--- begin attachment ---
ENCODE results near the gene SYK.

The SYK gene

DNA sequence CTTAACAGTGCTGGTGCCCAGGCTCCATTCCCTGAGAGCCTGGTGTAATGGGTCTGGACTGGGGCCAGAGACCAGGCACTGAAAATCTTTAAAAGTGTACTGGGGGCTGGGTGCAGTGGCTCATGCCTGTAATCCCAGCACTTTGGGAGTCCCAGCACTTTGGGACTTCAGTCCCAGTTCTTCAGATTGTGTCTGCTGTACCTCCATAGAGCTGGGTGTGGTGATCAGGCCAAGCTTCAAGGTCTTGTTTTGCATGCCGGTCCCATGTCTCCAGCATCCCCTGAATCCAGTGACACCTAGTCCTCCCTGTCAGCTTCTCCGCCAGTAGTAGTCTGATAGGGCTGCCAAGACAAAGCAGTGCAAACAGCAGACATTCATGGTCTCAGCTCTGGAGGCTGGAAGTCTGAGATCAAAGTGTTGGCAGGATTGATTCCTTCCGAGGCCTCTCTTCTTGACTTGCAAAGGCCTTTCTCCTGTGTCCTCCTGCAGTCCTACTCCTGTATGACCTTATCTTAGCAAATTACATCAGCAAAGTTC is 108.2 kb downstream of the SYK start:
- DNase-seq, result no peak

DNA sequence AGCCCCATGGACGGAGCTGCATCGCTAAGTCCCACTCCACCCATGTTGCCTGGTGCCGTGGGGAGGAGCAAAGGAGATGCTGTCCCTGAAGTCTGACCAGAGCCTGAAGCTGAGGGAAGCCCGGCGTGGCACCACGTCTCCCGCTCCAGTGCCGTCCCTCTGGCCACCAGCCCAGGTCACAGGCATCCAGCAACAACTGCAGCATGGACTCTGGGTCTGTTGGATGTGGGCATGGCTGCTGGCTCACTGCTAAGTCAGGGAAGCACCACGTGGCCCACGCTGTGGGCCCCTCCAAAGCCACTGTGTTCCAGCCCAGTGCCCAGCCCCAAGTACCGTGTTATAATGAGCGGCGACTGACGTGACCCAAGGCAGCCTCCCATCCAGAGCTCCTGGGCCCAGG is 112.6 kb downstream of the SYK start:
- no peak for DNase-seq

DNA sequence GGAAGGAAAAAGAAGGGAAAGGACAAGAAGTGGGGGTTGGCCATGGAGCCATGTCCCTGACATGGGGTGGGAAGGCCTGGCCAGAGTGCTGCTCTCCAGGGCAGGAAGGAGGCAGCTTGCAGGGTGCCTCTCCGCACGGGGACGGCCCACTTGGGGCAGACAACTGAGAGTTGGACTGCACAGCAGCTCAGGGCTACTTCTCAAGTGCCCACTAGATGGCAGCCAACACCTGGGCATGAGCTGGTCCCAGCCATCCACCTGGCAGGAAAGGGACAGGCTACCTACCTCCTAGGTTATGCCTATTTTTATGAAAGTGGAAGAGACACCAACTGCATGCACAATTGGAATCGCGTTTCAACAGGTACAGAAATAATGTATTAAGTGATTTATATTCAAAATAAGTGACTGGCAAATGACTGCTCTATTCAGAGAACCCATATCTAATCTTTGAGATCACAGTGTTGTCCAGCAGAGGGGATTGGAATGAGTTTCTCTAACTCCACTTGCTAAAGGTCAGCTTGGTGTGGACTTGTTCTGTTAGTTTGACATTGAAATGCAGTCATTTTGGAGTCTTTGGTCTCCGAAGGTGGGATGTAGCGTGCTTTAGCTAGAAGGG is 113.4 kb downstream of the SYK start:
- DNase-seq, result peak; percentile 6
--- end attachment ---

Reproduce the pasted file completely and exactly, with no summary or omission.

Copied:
ENCODE results near the gene SYK.

The SYK gene

DNA sequence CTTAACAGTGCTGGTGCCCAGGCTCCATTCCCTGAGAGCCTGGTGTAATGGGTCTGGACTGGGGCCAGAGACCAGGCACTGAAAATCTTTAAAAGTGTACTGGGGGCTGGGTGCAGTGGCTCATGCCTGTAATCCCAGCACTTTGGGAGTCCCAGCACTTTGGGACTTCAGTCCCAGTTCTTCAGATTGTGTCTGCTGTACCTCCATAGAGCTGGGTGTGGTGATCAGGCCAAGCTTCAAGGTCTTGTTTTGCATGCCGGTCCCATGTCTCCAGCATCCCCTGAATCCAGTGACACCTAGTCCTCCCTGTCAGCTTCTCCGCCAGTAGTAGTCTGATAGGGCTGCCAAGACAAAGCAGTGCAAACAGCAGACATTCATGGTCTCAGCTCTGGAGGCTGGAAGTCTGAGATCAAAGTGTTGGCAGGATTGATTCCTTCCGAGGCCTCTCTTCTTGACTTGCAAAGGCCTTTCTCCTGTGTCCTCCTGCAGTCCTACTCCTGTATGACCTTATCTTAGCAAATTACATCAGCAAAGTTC is 108.2 kb downstream of the SYK start:
- DNase-seq, result no peak

DNA sequence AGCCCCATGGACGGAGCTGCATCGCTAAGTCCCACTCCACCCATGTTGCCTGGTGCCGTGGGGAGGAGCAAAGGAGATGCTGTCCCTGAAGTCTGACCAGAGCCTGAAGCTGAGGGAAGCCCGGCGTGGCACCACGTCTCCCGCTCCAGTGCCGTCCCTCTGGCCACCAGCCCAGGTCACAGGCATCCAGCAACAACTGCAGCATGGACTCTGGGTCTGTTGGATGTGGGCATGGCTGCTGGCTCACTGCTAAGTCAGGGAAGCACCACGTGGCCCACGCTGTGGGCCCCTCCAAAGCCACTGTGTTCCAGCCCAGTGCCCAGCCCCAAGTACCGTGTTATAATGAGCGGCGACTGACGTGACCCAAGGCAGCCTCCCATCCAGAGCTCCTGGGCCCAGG is 112.6 kb downstream of the SYK start:
- no peak for DNase-seq

DNA sequence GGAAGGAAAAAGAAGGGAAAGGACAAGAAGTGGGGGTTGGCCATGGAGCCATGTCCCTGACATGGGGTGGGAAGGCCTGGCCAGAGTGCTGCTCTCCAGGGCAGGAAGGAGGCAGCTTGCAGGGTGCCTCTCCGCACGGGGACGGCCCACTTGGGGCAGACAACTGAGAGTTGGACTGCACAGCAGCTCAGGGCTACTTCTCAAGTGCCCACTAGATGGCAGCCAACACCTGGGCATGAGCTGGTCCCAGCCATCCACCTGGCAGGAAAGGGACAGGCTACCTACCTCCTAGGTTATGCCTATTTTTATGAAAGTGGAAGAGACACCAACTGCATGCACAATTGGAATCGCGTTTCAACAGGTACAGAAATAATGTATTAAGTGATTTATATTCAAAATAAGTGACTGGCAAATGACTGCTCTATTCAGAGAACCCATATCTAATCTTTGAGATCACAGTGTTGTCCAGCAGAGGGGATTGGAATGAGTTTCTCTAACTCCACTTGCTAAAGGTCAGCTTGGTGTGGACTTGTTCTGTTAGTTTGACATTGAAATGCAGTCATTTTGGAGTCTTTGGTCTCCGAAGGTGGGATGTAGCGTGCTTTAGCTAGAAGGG is 113.4 kb downstream of the SYK start:
- DNase-seq, result peak; percentile 6